4. Let go of the fantasy.
Caring what someone thinks of you clouds your ability to see clearly. It creates a gap between your dreamy illusion of the relationship you picture and the actual truth of what the person offers.  

So let’s say you’re infatuated by someone, maybe it’s their charisma, success or sex appeal, but the essential ingredients needed to make a healthy partnership are lost. Do you tend to ignore these flaws to protect your fantasy relationship?

When you’re judgement is overshadowed by your fantasy, you cling onto the fairy-tale of what you hope to build with someone rather than actually experiencing that awesomeness in real life. You need to be more invested in reality and less concerned with their thoughts or scraps of effort.

If not, you’re just chasing a fantasy relationship, looking for validation from someone who doesn’t even deserve to validate you. Don’t settle for someone who can’t appreciate your hopes and dreams; your happiness is yours to control.

5. Don’t trust so freely.
When you lack confidence, you’re more vulnerable to trusting someone’s criticism. Since you don’t have a strong relationship with yourself, you’re more drawn to their visions of the truth. And what’s worse, you usually end up trusting the untrustworthy ones.

Perhaps you tend to trust a certain type. Usually it’s the person who comes across super cool and likable with that magnetic energy that pulls you close, compelling you to drop your guard. It’s tempting to trust because they sell themselves like some hotshot catch and then BOOM, you’re convinced their word is gold. Suddenly, you start caring way too much about what they think of you.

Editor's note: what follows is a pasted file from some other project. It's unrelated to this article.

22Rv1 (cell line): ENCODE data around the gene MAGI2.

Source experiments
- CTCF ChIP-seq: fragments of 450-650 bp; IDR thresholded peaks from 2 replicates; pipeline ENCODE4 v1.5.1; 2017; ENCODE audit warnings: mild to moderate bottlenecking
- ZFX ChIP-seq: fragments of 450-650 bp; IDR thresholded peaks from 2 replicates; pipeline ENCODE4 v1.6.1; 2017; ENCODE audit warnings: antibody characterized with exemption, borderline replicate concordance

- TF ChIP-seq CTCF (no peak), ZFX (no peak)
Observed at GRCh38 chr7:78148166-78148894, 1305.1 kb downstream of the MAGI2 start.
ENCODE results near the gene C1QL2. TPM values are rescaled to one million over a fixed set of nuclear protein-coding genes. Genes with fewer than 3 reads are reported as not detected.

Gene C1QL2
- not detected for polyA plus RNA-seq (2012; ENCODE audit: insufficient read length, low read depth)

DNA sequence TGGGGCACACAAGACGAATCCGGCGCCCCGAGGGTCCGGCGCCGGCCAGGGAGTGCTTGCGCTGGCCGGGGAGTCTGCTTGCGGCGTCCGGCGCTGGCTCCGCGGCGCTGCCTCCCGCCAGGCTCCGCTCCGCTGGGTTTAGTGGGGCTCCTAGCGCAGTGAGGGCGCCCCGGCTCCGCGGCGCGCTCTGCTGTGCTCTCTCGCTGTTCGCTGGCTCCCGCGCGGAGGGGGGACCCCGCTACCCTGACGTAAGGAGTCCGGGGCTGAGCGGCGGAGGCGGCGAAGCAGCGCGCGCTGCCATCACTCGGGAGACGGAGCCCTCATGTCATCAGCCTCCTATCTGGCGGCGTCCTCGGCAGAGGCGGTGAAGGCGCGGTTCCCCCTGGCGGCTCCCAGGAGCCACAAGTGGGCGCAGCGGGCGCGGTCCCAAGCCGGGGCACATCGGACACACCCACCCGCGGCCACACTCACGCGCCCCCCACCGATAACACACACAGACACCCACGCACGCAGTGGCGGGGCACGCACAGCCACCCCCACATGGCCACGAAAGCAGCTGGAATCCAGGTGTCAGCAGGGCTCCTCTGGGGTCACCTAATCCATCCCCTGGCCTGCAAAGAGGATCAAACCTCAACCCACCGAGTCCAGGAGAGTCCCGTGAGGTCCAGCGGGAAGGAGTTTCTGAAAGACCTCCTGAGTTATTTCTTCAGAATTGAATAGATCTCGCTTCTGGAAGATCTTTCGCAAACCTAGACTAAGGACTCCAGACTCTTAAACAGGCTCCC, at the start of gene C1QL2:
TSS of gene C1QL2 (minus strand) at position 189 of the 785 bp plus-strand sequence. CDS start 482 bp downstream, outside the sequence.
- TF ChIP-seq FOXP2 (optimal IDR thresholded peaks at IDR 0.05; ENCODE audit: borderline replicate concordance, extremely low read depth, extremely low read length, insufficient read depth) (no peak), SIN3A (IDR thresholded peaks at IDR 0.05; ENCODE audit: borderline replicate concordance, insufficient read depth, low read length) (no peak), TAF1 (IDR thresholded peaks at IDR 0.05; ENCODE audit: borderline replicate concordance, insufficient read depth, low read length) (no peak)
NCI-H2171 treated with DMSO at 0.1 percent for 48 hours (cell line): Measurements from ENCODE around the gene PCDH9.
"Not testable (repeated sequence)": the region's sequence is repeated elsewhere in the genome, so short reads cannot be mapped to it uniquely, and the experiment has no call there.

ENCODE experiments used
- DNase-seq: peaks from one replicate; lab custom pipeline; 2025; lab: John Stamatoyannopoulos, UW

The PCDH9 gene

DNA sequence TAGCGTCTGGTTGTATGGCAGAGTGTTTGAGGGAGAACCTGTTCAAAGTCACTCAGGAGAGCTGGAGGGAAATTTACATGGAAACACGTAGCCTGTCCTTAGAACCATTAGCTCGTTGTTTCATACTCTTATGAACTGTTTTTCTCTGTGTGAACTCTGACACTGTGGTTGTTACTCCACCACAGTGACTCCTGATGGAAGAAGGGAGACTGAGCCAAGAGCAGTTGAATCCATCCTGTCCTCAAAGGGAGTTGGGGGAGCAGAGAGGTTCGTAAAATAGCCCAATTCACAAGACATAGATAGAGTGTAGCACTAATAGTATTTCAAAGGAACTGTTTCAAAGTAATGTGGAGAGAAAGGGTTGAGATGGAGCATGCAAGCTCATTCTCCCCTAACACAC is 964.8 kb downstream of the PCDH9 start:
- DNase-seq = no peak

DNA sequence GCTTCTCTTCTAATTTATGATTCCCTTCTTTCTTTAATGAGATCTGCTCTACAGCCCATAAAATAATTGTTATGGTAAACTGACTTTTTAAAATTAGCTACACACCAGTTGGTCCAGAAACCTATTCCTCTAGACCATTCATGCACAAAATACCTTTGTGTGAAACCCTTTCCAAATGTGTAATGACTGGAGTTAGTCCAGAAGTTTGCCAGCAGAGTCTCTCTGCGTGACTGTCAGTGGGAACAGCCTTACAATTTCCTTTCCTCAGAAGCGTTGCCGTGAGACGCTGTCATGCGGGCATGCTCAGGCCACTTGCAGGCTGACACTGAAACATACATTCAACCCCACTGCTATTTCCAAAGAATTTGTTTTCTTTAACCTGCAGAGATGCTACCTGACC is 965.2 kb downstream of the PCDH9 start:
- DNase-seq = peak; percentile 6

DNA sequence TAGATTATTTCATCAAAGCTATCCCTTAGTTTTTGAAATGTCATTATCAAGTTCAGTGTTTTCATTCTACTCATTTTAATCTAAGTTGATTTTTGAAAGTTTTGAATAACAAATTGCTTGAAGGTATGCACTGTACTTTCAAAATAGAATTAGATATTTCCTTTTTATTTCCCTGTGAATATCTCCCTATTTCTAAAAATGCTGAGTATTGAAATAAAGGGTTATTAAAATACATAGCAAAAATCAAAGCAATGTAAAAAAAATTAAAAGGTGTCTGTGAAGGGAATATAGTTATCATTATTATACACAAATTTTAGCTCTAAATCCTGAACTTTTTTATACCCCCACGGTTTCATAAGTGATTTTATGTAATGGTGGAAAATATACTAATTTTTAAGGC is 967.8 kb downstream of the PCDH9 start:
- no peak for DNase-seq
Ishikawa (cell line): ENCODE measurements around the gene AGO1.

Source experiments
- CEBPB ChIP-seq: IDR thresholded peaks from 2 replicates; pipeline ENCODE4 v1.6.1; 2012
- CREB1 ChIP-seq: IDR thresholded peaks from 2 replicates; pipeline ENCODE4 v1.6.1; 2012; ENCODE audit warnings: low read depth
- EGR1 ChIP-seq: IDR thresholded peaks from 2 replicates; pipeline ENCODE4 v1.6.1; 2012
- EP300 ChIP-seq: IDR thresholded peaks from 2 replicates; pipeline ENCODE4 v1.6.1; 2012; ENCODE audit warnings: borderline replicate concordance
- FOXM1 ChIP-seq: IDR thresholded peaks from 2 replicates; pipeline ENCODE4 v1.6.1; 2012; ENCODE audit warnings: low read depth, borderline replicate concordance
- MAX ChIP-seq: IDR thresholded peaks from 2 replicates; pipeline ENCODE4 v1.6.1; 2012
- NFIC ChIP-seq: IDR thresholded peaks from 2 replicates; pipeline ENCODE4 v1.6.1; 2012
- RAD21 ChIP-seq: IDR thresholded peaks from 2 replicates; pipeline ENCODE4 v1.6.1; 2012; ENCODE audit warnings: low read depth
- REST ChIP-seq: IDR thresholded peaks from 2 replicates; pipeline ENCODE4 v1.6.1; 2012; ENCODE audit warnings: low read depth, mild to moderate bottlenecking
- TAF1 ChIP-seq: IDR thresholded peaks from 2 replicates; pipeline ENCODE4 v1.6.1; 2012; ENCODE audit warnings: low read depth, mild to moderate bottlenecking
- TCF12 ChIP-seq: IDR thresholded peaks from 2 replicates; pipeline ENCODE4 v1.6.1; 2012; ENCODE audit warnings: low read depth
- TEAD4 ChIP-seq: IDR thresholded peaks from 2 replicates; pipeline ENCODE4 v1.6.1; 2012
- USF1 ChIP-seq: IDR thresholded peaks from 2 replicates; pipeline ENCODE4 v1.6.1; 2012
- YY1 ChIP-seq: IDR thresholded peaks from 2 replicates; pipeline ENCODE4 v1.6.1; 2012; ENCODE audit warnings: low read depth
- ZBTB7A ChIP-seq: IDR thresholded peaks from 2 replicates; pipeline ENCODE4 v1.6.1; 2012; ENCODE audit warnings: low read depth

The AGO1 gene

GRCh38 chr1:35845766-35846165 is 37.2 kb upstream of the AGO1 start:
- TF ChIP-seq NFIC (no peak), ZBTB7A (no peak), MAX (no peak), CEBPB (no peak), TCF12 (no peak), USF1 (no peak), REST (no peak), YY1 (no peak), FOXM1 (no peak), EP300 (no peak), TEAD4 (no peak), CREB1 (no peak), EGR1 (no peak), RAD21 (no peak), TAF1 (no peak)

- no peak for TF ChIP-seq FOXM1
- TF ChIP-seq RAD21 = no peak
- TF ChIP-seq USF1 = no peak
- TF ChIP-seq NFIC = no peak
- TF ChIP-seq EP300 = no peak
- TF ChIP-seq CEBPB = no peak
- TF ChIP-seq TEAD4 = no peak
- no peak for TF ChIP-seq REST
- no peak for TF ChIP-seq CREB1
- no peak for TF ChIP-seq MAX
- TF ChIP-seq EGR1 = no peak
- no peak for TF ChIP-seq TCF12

Overtime, you’ll begin to trust your own judgements less. But being hypnotized into worshipping someone’s judgements above your own is just brainwashing. It completely undermines your own power. Stop trusting so easily!

6. Stay true to yourself.
Learn to be your own best friend. And then ask yourself: should I really value this person’s opinion of me? If you respect your own advice, you’ll know the truth deep down.

When you love yourself, you treat yourself better and can make mature decisions about whose opinions really matter. So what if they think you’re weird or boring or too spiritual? Everyday, you need to wake up and absorb this positive, self-empowering energy. Then, you’ll become more selective about the types of people you bring into your life.

With a stronger filtering system for bad people, you’ll never need to battle what someone thinks of you because they’ll never enter your life in the first place. Or at the very least, even if they do get some stage presence in your life, they won’t matter because you matter more.

Being a happy, confident person means believing your time is precious. Try to only date people who are worthy of you instead of people who seem wonderful in your imagination. Because if they can’t offer care, respect and commitment, they don’t really matter. And if you can’t defend your own standards, nobody else will.

Ultimately, your sense of worth shouldn’t be measured by what someone thinks of you; it’s experienced by valuing yourself.